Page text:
4. Well, in fact i think that validation of the fundamentale correctness of a business object should reside inside the object class itself (so be written in java). Some simple frameworks/patterns will help to make this code non-boring (see exemple below). Externalizing such logic leads in a weak object design as "business object" does not carry state consistancy knowledge anymore. IMHO, External validator (as XML validators) may help in validating a web user input, but not business consistency. Engine rules may help too in context where versatile rules evolve independently from software releases. But we must take care of using such tools only for versatile rules as it's best to avoid mixing two paradigms. This is an exemple of a business entity using a Notification like pattern to embedd state consistency logic. public class Person { private String id; private String name; private int age; private String email; private Person father; private Personl lover; // $? stands for an unknown value at comple time which will be valued at runtime public static final Mistake FATHER_TOO_YOUNG = new Mistake("Father age ($?) is younger than this age ($?)."); public static final Mistake NEGATIVE_AGE = new Mistake("Age can't be negative."); public static final Mistake NOT_ADULT = new Mistake("$? is not an adult."); public Validation validate() { return new Validation() .checkNotNull(email, name) .check(FATHER_TOO_YOUNG, father != null && father.age > age, father.age, this.age) .check(NEGATIVE_AGE, age >= 0); } public Validation validateForDriving() { return this.validate() .check(NOT_ADULT, this.age >= 18,; } ...
  5. Just a little offtopic, but...[ Go to top ]

    Ahoy there ! At this point I have the following doubt: Why not use the Exception mechanism to implement the validation direct on the POJO(JavaBean or whateaver). Can't we check in the "set" method if the condition is met, if not then throw an exception (possible an specialized exception for this type of validation) ? Can it be simple like this ? Thanx, Sandro.
  6. Re: Just a little offtopic, but...[ Go to top ]

    This raises an interesting question: why wouldn't validation belong in the Object, itself? Why externalize it? There's a difference between validating a domain-level business object that has full understanding of itself, its capabilities, etc. and with an object (or object graph) that represents user or system inputs. It is the same difference between business rules and simple validation (i.e. expected format, type, value, etc. of a piece of data). Validation is not designed to handle/support real business logic. Validation is a means to ensure that the data an object (or object graph) contains meets certain standards. It makes no judgment upon how that data fits within the overall business model. Business logic (and rules engines) represent decision-making capabilities. Validation engines don't. Given that type of difference, I think validation (and good validation frameworks) is effective outside the code. It provides reuse (in a simpler way than in code); it separates the user/system messages from the code; it allows multiple types of validations against the same object/object graph in a simple way, etc. Of course, having said that, iScreen is not best suited to all validation concerns. For fairly simple validation in web apps, the validation capabilities the presentation framework provides is usually sufficient. It's when you get into more complex validations, or when handling web services or other system-inputs.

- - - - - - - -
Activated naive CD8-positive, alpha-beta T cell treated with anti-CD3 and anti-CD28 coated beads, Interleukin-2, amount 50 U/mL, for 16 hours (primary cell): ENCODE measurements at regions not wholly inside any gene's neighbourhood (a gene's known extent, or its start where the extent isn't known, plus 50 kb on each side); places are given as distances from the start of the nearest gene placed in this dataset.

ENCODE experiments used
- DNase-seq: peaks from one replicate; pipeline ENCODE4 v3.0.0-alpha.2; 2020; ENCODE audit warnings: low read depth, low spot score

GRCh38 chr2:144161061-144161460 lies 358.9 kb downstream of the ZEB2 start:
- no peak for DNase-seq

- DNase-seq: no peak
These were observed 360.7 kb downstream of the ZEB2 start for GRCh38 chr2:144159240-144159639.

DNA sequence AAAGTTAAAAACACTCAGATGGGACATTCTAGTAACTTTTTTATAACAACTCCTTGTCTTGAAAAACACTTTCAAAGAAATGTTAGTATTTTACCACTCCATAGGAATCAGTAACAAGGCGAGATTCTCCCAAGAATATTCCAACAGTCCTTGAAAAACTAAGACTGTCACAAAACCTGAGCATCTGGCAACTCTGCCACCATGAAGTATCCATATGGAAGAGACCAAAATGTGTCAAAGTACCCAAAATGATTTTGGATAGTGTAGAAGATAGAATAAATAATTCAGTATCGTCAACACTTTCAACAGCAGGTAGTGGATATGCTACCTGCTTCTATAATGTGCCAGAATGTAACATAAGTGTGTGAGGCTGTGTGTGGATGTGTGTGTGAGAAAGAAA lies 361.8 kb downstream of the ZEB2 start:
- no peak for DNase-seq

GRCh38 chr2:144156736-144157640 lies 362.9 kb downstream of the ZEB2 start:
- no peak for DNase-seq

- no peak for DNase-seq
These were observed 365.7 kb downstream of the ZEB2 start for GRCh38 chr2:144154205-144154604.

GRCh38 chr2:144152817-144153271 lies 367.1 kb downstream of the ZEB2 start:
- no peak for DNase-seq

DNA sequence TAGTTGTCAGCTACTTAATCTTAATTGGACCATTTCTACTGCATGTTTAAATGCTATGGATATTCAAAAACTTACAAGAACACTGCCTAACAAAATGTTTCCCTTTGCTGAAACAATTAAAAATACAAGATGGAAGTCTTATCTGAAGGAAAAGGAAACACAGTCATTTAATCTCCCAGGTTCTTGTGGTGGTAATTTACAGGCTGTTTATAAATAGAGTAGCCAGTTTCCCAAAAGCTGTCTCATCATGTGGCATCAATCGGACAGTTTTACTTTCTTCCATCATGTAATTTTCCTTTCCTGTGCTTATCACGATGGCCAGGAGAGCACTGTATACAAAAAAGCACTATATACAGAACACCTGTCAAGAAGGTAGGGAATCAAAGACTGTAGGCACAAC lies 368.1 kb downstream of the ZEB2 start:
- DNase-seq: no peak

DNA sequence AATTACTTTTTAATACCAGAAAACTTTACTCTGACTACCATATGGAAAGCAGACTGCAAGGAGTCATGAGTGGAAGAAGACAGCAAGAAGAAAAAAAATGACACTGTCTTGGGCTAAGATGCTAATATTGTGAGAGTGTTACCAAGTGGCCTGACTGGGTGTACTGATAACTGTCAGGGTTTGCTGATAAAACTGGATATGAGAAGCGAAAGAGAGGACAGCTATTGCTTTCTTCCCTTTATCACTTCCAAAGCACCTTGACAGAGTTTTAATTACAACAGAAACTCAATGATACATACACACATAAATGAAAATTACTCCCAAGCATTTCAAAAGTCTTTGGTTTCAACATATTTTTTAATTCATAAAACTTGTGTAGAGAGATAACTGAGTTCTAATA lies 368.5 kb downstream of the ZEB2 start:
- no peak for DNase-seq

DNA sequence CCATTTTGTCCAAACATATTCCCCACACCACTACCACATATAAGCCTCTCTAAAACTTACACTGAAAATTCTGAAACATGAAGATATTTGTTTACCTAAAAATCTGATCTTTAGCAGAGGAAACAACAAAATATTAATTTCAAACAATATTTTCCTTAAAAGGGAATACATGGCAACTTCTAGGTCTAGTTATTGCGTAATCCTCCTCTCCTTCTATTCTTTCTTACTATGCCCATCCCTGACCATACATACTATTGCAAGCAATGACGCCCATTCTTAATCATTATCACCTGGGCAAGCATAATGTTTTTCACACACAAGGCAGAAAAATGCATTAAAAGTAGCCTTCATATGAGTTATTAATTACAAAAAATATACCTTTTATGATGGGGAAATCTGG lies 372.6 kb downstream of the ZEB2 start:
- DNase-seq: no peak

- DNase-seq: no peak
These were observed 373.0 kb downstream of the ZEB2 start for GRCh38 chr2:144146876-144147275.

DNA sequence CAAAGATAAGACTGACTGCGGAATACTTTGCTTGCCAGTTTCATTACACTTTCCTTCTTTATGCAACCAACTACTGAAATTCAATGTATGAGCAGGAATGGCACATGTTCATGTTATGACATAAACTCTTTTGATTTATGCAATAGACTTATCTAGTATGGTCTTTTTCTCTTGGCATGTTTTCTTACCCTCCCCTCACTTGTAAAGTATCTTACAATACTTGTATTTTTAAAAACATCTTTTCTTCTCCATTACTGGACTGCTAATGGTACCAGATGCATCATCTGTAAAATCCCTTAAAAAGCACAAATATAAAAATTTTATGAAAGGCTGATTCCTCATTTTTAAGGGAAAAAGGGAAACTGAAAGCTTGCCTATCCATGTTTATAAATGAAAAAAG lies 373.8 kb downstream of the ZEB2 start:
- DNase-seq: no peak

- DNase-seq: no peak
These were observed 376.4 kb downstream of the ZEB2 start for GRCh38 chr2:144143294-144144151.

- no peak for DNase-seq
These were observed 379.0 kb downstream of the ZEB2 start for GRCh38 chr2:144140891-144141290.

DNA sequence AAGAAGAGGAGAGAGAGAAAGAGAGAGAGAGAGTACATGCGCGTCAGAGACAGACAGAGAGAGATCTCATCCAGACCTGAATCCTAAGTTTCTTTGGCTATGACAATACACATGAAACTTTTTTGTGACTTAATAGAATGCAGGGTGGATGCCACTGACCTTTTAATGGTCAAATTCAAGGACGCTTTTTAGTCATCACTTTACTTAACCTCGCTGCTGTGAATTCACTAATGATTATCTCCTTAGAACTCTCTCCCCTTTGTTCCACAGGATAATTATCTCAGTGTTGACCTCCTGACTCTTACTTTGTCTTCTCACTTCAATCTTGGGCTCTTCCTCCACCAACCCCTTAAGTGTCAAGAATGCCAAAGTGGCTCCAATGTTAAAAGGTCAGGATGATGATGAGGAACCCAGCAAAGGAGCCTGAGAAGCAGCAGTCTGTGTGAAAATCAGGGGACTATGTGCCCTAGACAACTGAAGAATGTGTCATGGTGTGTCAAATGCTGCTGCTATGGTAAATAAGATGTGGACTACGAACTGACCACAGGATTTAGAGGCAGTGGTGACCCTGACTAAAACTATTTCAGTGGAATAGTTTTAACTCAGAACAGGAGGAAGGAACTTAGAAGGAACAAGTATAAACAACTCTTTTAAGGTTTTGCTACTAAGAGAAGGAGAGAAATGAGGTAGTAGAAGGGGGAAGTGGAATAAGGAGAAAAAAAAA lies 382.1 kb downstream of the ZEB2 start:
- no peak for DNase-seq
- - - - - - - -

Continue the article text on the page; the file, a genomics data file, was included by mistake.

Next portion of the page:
7. Internationalization[ Go to top ]

    This raises an interesting question: why wouldn't validation belong in the Object, itself?
    Well, internationalization for one. You don't want hard coded error messages that are language specific. Additionally, it's pretty nice to be able to use one code base to validate country specific zip-code structures, phone number structures etc and flexibly add new countries by adding a configuration file. Kind regards, Marc
  8. Re: Just a little offtopic, but...[ Go to top ]

    Can't we check in the "set" method if the condition is met, if not then throw an exception (possible an specialized exception for this type of validation) ? Can it be simple like this ?
    In the Person class exemple, how can you enforce that the person age is smaller than it's father age ? Business rules often involve several properties at a time.
  9. XML to leak business logic.[ Go to top ]

    For security concern, business logic should not be placed in XML descriptors. People accessing to the XML files can easily change the business logic without being notified. Why not just use static methods in seperate classes? Developers come and go. They may use different frameworks. static methods are simple and easily for different developers to edit. Right? Besides, business logics are the most valuable information. Using static methods in seperated classes can keep the business logics from being accessed by unauthorized people.
  10. XML for validation[ Go to top ]

    Writing lines of unsafe xml code for not writing a few lines of java code is not suitable for me. I prefer annotation based validation framework. XML shall be used just for extreme cases where annotations does not help. This is what JSR 303 targeted. Java community shall focus its efforts for a standard validation framework, we do not need tens of non standard validation frameworks.